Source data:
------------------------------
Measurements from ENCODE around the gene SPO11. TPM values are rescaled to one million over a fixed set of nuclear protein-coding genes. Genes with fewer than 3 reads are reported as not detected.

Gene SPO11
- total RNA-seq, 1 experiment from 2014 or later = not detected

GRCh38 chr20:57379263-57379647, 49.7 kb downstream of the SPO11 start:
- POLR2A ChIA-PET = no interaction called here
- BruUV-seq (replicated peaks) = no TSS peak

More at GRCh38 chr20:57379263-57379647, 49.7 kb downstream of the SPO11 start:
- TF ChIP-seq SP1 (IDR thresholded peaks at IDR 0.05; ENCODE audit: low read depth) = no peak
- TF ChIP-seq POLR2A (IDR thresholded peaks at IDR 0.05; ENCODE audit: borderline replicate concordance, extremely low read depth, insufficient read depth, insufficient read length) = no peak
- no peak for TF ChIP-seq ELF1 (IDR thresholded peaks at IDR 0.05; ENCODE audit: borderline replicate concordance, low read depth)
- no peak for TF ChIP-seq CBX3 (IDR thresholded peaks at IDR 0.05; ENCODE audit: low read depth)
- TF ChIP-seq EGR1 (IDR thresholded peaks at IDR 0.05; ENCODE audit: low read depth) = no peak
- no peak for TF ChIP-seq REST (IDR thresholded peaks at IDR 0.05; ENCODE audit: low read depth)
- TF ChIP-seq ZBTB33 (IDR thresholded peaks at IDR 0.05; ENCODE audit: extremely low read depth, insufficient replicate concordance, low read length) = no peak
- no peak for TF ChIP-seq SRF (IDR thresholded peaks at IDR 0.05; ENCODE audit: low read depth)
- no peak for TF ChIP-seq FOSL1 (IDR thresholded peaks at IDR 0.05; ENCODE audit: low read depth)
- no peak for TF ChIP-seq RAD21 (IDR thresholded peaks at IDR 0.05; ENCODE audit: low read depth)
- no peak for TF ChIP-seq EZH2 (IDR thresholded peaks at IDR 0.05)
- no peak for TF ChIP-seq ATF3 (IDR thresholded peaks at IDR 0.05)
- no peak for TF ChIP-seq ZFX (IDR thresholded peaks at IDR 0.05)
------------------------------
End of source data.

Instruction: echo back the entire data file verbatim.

Measurements from ENCODE around the gene SPO11. TPM values are rescaled to one million over a fixed set of nuclear protein-coding genes. Genes with fewer than 3 reads are reported as not detected.

Gene SPO11
- total RNA-seq, 1 experiment from 2014 or later = not detected

GRCh38 chr20:57379263-57379647, 49.7 kb downstream of the SPO11 start:
- POLR2A ChIA-PET = no interaction called here
- BruUV-seq (replicated peaks) = no TSS peak

More at GRCh38 chr20:57379263-57379647, 49.7 kb downstream of the SPO11 start:
- TF ChIP-seq SP1 (IDR thresholded peaks at IDR 0.05; ENCODE audit: low read depth) = no peak
- TF ChIP-seq POLR2A (IDR thresholded peaks at IDR 0.05; ENCODE audit: borderline replicate concordance, extremely low read depth, insufficient read depth, insufficient read length) = no peak
- no peak for TF ChIP-seq ELF1 (IDR thresholded peaks at IDR 0.05; ENCODE audit: borderline replicate concordance, low read depth)
- no peak for TF ChIP-seq CBX3 (IDR thresholded peaks at IDR 0.05; ENCODE audit: low read depth)
- TF ChIP-seq EGR1 (IDR thresholded peaks at IDR 0.05; ENCODE audit: low read depth) = no peak
- no peak for TF ChIP-seq REST (IDR thresholded peaks at IDR 0.05; ENCODE audit: low read depth)
- TF ChIP-seq ZBTB33 (IDR thresholded peaks at IDR 0.05; ENCODE audit: extremely low read depth, insufficient replicate concordance, low read length) = no peak
- no peak for TF ChIP-seq SRF (IDR thresholded peaks at IDR 0.05; ENCODE audit: low read depth)
- no peak for TF ChIP-seq FOSL1 (IDR thresholded peaks at IDR 0.05; ENCODE audit: low read depth)
- no peak for TF ChIP-seq RAD21 (IDR thresholded peaks at IDR 0.05; ENCODE audit: low read depth)
- no peak for TF ChIP-seq EZH2 (IDR thresholded peaks at IDR 0.05)
- no peak for TF ChIP-seq ATF3 (IDR thresholded peaks at IDR 0.05)
- no peak for TF ChIP-seq ZFX (IDR thresholded peaks at IDR 0.05)